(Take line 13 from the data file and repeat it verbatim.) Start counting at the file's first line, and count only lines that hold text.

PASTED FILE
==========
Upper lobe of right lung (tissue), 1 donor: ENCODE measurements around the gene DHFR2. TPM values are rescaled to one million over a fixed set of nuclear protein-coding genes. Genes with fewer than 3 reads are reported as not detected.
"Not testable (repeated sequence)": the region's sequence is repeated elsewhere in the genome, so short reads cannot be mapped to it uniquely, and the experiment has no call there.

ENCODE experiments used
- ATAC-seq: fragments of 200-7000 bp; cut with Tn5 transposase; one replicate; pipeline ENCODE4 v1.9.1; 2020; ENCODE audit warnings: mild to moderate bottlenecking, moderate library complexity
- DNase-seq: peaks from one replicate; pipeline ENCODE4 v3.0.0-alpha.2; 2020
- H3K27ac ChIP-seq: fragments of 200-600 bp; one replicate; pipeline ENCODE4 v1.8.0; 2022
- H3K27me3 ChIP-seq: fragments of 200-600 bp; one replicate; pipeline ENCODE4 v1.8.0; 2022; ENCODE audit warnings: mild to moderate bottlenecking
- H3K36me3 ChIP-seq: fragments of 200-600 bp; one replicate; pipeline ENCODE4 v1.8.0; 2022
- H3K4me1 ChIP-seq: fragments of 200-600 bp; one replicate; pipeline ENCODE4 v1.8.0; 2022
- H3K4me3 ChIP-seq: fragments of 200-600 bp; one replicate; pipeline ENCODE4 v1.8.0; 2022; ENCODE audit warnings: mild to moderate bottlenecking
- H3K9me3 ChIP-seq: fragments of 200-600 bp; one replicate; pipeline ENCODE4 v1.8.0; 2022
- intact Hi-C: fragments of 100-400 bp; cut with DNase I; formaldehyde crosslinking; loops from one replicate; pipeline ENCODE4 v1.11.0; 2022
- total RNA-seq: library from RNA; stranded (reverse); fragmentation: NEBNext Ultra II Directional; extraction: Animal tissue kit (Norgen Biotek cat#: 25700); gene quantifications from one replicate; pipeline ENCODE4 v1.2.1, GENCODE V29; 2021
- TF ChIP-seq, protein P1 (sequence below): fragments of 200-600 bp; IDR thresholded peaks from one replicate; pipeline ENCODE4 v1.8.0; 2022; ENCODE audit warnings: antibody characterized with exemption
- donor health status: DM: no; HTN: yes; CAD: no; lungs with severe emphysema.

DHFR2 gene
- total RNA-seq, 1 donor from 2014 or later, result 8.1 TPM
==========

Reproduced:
- total RNA-seq: library from RNA; stranded (reverse); fragmentation: NEBNext Ultra II Directional; extraction: Animal tissue kit (Norgen Biotek cat#: 25700); gene quantifications from one replicate; pipeline ENCODE4 v1.2.1, GENCODE V29; 2021